Figure 3: EBV infection test and FISH results of primary cardiac CD5+ DLBCL. (A) EBV-negative in situ hybridization (original magnification, × 200). (B) Interphase FISH study (dual-color break-apart probe for the bcl-6 locus) demonstrating separate red and green signals (white arrows), indicating positive bcl-6 gene rearrangement or a break at the bcl-6 locus. (C and D) Interphase FISH study (dual-color break-apart probe for the bcl-2 and myc locus) demonstrating fused yellow signals (white arrows), indicating absence of bcl-2 and myc gene rearrangement.

After diagnosis, the patient was placed on a modified R-CHOP (Rituximab, Cyclophosphamide, Hydroxydaunorubicin (Adriamycin), Oncovin (vincristine), and Prednisone) chemotherapy regimen and her symptoms were improved. The patient is still alive after the initiation of therapy. PET/CT showed no obvious morphological changes in the right atrium, and FDG metabolism was normal in the right atrium and the whole body (including brain tissue). The further following-up is performing.

Results and Discussion

CD5 as a transmembrane receptor that mainly regulates T cell functions and development is also expressed by a small subset of normal B cells. It contributes to the progression of tumor by inhibiting the T cell response and protecting B cells from B Cell Receptor (BCR) signaling-mediated apoptosis [3]. Generally, CD5 is expressed in the B cell lymphoma such as Chronic Lymphocytic Leukemia (CLL) and Mantle Cell Lymphoma (MCL) [4]. In addition, a number of CD5 positive hairy cell leukemia cases have been reported [5]. Recent years, Several CD5+ DLBCL cases primary occurred in cardiac tissue, have been reported.

Xiao, et al. [6] reported a 64 years old female patient with primary CD5+ DLBCL in the right atrium. The patient’s main clinical manifestations were facial edema, tiring chest tightness and dyspnea, with jugular vein filling, and no edema of lower limbs. All the three reported cases by Soon, et al. [2] had right heart involvement. Only 1 case involved all 4 chambers of the heart. In our case, the mass occupied the right atrium, infiltrating into the right wall of the right ventricle. As we can see that, there were no specific clinical manifestations in the syndrome to help diagnosis. The most common symptoms are dyspnea, chest pain, and constitutional complaints such as fever, night sweats, loss of appetite, and weight loss. It usually involves the right heart, in particular the right atrium. Only less than 10% of cases show isolated left heart involvement.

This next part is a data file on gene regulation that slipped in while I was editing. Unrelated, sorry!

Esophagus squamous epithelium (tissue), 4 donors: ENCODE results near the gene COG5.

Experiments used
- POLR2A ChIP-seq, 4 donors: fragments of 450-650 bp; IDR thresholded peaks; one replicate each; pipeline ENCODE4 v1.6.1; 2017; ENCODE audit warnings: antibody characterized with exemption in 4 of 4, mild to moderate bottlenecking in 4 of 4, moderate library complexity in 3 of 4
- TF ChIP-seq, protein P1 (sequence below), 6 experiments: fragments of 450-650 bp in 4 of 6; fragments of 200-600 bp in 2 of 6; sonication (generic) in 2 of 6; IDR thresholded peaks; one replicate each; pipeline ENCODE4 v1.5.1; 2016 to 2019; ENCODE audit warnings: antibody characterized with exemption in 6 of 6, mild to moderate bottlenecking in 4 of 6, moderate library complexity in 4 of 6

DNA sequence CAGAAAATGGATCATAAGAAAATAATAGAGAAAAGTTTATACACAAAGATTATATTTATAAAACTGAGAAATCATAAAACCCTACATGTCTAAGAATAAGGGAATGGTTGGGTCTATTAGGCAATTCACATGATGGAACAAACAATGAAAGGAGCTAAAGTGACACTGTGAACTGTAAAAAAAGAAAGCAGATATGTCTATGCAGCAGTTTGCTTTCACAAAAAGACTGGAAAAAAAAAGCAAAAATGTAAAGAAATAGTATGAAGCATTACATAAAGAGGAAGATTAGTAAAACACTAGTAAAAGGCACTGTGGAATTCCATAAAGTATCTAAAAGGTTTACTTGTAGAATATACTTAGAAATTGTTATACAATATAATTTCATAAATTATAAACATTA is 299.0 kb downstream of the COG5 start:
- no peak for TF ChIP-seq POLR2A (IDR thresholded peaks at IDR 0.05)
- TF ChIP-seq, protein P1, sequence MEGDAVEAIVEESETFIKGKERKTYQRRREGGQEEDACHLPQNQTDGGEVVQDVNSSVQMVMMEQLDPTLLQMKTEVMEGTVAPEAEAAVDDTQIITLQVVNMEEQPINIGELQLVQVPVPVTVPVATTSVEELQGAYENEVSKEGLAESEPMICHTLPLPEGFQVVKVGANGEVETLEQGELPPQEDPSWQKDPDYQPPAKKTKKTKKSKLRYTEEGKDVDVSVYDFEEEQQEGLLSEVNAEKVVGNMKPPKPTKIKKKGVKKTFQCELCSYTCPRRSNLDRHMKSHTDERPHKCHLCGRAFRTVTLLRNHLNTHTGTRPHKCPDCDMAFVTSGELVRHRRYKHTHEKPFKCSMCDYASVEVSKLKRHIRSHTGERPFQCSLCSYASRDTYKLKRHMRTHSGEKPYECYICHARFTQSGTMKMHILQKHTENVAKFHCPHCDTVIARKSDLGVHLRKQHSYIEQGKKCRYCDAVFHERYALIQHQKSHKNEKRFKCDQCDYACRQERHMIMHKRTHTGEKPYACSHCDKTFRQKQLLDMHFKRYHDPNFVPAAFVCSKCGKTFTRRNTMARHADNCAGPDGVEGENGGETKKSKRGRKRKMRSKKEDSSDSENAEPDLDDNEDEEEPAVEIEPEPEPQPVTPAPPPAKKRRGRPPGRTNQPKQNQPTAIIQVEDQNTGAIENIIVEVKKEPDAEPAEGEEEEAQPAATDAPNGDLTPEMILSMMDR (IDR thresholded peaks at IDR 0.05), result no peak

Primary cardiac lymphomas account for only 1%-2% of all primary cardiac tumors [7,8]. Immunophenotypic subtyping of primary cardiac CD5+ DLBCL divided into cell-of-origin GCB and non-GCB subgroups is less commonly reported in the literature compared with DLBCL originating from other sites [9]. In our study, the case is belonged to non-GCB immunophenotype using the Hans IHC algorithm method, which express Bcl-6 and MuM-1, but negative for CD10. High-grade B-cell lymphomas with both c-myc and bcl-2 gene rearrangements or double-hit lymphomas are known to have an extremely poor prognosis [10,11]. The median survival time was less than 2 years [12]. In our case, bcl-6 gene rearrangement was detected positive. Primary studies have shown that there is no significant correlation between CD5 expression and myc, bcl-2 and/or bcl-6 gene rearrangement [4,13]. Further studies would be helpful to evaluate the prognostic relation of MYC, BCL-2 and BCL-6 protein co-expression or gene rearrangements with specific reference to primary cardiac CD5+ DLBCL.